Stanford’s MBA Gatekeeper On A ‘Heartbreaking’ GSB Myth

Kirsten Moss, assistant dean of admissions and financial aid for Stanford’s Graduate School of Business

Ask Kirsten Moss to set the record straight on the single biggest misperception prospective students have about Stanford’s Graduate School of Business and you’ll get an unequivocal answer. “Some of our students tell me that they almost did not apply because they did not come from a ‘top’ university, or they were from the ‘wrong’ industry, or their GMAT or GPA was ‘too low,'” says Moss, assistant dean of admissions and financial aid for Stanford’s Graduate School of Business.

“This is heartbreaking to me,” she adds in an interview with Poets&Quants. “We are trying to select a class who aspires to our motto of change lives, change organizations, and change the world. From my experience, I am clear that those who will live up to this motto do not come from a limited number of institutions, job roles, or GPAs. We look at what you value, what you aspire to do, how you think, the impact you have had, and the perspective you will bring.”

You can, of course, easily forgive applicants for their perspective. After all, the odds of gaining an admit from Stanford are among the lowest in higher education. Last year, Stanford received nearly 20 applications for every seat in its MBA class, 8,173 applicants for 418 seats, the second largest applicant pool in the world for any MBA program behind only Harvard.  Stanford’s 6% acceptance rate–roughly half the 11% rate at Harvard– allowed it to turn down 8,173 candidates last year out of a self-selecting group of extraordinary young professionals. No wonder Stanford last year boasted the world’s highest average class GMAT scores–737–and the highest undergraduate grade point average–3.73–for any prestige MBA program.


This year, however, Moss appears to be sending a message to would-be applicants. For the first time in recent memory, Stanford’s average class GMAT score slid by five full points to 732, equal to this year’s average posted by Northwestern Kellogg, Wharton, and Columbia Business School. It is the first time in many years that Stanford can’t claim sole possession of the highest GMAT scores for any prestige MBA program in the world (see GMAT Scores Slide Five Points At Stanford GSB).

Moss, 52, who took over the top admissions job at Stanford on June 1 of last year, brings a unique background to the school’s selection process. She is the only MBA gatekeeper to ever have held the top admissions job at both Harvard Business School and Stanford Graduate School of Business. And unlike most of her peers, Moss has also spent considerable time thinking hard about the attributes and traits of exceptional business leaders, including a couple of years at Egon Zehnder, the prestigious executive search firm, and four years gaining her Doctor of Psychology in organizational leadership.  She refers to herself as a “leadership geek.”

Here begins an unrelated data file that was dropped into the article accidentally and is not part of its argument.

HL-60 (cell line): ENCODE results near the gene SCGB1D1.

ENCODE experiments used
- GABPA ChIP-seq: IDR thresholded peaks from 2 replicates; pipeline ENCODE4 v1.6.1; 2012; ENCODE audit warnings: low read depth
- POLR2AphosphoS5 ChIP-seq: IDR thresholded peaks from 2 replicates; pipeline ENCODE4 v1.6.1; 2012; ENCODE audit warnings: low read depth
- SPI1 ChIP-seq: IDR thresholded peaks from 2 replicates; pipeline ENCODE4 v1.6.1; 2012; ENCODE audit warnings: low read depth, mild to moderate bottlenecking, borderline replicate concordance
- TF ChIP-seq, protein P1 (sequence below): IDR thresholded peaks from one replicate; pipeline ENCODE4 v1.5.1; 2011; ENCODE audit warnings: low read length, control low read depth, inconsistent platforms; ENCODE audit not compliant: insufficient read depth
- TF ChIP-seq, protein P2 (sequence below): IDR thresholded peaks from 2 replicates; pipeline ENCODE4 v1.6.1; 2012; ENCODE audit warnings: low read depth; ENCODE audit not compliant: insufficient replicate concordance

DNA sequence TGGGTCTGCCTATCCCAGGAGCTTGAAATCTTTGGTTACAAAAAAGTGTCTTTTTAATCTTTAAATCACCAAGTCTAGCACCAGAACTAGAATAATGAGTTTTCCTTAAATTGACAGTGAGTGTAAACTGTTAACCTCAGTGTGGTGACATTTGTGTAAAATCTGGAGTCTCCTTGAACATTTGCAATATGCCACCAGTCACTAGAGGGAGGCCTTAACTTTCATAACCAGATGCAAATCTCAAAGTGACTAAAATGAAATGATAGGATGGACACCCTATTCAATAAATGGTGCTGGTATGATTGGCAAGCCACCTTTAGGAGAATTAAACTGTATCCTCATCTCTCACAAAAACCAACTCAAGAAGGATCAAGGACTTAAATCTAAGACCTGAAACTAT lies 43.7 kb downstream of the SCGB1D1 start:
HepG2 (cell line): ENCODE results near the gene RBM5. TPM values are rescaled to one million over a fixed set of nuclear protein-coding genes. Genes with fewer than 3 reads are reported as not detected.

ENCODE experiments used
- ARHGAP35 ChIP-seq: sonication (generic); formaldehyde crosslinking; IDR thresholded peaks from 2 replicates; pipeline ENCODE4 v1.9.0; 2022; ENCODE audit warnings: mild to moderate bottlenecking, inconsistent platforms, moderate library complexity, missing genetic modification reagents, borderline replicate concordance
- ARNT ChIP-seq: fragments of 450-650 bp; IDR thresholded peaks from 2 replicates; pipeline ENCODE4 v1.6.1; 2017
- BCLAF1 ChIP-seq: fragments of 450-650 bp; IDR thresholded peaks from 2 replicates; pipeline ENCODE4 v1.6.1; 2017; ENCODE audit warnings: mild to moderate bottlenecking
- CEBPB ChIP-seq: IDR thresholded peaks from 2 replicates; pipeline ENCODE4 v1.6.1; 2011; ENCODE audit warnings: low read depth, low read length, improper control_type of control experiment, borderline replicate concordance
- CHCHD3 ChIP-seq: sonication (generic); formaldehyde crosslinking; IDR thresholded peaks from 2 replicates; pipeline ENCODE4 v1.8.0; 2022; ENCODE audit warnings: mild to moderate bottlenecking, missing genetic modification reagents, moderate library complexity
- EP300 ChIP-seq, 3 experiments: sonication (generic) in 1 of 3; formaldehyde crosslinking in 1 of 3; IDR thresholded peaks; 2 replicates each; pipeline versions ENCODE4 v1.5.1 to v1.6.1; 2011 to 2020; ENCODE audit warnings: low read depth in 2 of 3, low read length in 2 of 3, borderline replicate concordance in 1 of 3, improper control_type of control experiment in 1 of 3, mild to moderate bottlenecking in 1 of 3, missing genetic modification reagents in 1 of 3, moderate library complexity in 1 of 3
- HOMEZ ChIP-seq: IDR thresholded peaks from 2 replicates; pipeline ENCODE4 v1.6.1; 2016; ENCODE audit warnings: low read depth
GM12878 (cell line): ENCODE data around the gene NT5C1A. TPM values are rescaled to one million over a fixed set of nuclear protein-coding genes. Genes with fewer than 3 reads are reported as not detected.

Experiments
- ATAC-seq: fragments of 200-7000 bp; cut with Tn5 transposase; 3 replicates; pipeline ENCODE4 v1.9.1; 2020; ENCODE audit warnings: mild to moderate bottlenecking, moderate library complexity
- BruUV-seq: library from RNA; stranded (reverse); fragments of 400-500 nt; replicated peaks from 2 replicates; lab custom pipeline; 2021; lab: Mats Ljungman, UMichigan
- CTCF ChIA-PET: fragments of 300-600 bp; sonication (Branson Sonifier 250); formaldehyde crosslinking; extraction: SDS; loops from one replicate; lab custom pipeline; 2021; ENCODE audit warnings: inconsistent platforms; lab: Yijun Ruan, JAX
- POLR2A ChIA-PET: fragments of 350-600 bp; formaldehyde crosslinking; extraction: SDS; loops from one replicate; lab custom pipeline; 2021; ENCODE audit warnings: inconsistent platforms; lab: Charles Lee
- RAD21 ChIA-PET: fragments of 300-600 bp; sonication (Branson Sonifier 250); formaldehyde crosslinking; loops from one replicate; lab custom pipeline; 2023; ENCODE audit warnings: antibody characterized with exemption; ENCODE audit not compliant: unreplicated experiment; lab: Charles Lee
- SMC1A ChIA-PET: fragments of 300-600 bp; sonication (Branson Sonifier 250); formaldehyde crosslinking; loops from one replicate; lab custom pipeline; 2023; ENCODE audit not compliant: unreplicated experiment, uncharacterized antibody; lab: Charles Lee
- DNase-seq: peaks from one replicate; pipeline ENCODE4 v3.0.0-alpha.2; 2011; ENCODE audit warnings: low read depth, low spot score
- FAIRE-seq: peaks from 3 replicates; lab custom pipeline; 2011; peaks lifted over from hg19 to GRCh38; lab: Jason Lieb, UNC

It was a job opportunity for her husband, Alan, that originally brought Moss back out to the West Coast. She had enrolled at Harvard College in 1982 at the age of 16, earning her bachelor’s degree from Harvard in economics, government and society in 1986. Moss then joined J.P. Morgan’s investment banking practice as an associate, a job she held for four years before returning to campus in 1990 to get her MBA from Harvard Business School. Her husband, a vice president of global sales and operations at Google, is also an HBS graduate, having earned his MBA in 1992, the same year she earned her HBS degree.

We posed a series of questions to Moss. Here’s how she answered them:

You bring to the job of admissions an unusual background that I can’t help but think informs the way you think about selection. When you were at Egon Zehnder, for example, you were deeply involved in assessing CEO potential. How did that experience impact the way you view MBA admissions at Stanford?

During my time at Egon Zehnder, we researched the leadership behaviors that were the “roots” of CEO potential. We analyzed how CEOs behaved within their organizations and how these behaviors contributed to their success. This research has impacted the way I think about MBA admissions because these leadership behaviors are the markers of future success and can be found within the pages of an MBA application.

You also have a doctorate of psychology in organizational leadership. What were some of the more impactful learnings from that experience you bring to your perspective on admissions?

During my doctoral program, I focused my research on assessing transformational leadership. One major finding was that the frequency and range of leadership behaviors used by an individual strongly predicted his or her professional success. And even more remarkable, the frequency and range of behaviors used was not linked to years of career experience. In fact, some MBA students had the same frequency and range of leadership behaviors as did highly effective CEOs. While we may think that you need to be a senior executive to be an effective leader, this capability does not require gray hair or decades of work experience. You can learn to use a wide range of leadership behaviors early in your career, and this learning will drive your ability to influence and engage others.

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